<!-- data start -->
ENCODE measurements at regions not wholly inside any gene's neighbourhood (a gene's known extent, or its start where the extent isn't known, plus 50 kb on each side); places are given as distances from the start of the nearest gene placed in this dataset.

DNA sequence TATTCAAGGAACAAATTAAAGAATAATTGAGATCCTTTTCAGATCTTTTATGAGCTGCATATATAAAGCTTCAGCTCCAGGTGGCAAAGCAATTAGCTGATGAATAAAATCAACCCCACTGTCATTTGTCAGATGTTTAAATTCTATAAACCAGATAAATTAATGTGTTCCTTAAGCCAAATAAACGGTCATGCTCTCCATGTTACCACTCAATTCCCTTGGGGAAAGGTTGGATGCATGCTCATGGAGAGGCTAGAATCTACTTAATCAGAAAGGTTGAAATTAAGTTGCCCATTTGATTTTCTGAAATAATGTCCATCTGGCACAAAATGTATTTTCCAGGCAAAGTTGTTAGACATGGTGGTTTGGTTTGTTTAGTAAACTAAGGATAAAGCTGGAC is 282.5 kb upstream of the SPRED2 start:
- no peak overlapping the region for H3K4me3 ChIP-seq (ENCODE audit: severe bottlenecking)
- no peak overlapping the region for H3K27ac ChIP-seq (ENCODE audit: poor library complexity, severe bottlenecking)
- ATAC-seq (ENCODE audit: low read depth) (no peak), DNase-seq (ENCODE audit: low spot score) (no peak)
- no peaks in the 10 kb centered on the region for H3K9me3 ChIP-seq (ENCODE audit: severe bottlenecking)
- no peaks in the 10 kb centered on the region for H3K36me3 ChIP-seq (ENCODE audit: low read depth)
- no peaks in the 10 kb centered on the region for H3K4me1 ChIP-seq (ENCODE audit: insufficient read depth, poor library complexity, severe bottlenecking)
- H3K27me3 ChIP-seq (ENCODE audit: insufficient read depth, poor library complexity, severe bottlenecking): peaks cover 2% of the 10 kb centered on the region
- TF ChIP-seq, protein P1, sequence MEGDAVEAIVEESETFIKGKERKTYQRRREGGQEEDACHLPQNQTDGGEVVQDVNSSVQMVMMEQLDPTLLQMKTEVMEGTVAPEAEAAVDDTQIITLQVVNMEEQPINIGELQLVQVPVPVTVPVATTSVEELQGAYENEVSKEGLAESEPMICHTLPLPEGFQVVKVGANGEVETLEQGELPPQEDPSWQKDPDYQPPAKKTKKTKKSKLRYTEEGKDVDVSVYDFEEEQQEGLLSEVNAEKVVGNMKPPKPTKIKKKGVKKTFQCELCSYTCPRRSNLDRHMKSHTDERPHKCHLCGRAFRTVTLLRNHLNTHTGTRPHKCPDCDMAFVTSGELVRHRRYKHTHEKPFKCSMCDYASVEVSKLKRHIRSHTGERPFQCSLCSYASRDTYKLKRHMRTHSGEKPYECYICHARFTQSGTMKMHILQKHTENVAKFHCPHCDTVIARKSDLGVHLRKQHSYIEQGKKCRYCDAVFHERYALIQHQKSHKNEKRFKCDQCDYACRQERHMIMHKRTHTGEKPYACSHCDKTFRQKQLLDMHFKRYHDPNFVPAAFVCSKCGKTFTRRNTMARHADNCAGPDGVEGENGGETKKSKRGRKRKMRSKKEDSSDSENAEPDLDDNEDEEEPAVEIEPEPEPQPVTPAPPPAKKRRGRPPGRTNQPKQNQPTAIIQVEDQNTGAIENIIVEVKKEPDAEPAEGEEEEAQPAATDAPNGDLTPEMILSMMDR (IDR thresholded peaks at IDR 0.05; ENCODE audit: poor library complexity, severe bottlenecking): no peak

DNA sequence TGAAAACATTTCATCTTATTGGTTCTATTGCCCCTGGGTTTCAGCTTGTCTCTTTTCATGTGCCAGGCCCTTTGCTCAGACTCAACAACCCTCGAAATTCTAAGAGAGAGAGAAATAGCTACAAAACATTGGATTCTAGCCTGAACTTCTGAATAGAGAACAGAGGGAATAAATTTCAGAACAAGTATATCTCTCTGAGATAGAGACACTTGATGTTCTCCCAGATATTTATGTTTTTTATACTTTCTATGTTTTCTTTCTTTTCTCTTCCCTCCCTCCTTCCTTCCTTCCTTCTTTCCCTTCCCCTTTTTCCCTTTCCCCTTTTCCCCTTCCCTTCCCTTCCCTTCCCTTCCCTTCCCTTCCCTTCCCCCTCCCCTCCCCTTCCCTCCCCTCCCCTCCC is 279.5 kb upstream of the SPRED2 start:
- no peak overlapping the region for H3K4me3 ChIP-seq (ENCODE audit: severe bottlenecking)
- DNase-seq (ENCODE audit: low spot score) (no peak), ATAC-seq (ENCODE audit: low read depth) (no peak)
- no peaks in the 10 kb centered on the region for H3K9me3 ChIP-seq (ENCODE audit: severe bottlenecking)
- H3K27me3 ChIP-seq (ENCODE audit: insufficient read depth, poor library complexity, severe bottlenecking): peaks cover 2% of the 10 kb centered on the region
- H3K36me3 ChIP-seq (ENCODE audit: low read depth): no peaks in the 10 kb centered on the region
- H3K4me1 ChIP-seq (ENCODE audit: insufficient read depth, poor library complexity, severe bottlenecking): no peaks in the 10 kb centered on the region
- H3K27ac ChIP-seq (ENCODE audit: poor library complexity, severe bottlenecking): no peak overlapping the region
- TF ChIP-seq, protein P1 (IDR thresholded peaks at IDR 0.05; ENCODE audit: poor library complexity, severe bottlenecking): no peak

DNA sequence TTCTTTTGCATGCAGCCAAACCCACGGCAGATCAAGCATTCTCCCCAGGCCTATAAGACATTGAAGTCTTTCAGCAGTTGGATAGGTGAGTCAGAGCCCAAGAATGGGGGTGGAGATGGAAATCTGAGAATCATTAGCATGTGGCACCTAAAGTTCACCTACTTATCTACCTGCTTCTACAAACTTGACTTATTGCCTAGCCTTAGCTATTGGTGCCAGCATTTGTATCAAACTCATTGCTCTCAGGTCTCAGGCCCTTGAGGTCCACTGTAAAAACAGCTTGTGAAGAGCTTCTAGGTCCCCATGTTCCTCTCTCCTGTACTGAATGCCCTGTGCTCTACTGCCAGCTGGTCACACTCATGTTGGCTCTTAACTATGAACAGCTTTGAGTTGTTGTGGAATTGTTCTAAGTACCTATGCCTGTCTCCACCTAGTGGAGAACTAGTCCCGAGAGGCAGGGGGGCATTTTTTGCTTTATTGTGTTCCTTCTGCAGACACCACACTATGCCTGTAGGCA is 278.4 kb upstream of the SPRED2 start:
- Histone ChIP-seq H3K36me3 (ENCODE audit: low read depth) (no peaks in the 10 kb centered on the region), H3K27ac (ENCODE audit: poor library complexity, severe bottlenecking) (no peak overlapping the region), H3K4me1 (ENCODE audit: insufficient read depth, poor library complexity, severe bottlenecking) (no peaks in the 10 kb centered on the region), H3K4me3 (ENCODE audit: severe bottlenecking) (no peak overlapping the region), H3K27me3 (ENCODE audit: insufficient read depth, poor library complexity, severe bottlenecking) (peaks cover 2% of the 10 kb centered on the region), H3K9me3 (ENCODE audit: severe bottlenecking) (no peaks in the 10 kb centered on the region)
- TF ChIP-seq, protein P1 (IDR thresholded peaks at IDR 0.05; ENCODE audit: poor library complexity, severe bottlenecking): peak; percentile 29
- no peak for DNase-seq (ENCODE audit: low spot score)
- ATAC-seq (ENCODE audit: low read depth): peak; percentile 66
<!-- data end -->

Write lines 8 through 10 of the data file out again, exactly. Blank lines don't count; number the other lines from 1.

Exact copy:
- no peaks in the 10 kb centered on the region for H3K4me1 ChIP-seq (ENCODE audit: insufficient read depth, poor library complexity, severe bottlenecking)
- H3K27me3 ChIP-seq (ENCODE audit: insufficient read depth, poor library complexity, severe bottlenecking): peaks cover 2% of the 10 kb centered on the region
- TF ChIP-seq, protein P1, sequence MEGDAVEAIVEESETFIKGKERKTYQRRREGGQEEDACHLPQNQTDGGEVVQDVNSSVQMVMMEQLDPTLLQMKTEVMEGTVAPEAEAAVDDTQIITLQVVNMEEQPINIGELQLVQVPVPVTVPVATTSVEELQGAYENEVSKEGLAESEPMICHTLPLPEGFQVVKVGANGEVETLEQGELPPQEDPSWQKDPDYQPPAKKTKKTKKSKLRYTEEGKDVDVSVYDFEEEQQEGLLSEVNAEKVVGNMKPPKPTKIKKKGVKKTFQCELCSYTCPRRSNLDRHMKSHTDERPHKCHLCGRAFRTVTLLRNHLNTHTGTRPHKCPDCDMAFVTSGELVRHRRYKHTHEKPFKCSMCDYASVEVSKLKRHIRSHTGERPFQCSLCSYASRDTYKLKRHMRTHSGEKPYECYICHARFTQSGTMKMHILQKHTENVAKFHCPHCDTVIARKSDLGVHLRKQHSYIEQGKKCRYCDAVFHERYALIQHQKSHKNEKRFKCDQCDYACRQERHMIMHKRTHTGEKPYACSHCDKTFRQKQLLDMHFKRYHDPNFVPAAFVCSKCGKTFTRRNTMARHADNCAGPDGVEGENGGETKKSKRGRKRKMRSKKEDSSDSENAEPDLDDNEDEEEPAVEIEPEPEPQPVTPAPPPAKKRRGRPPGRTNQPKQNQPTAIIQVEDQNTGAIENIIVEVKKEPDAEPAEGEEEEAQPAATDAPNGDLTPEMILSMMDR (IDR thresholded peaks at IDR 0.05; ENCODE audit: poor library complexity, severe bottlenecking): no peak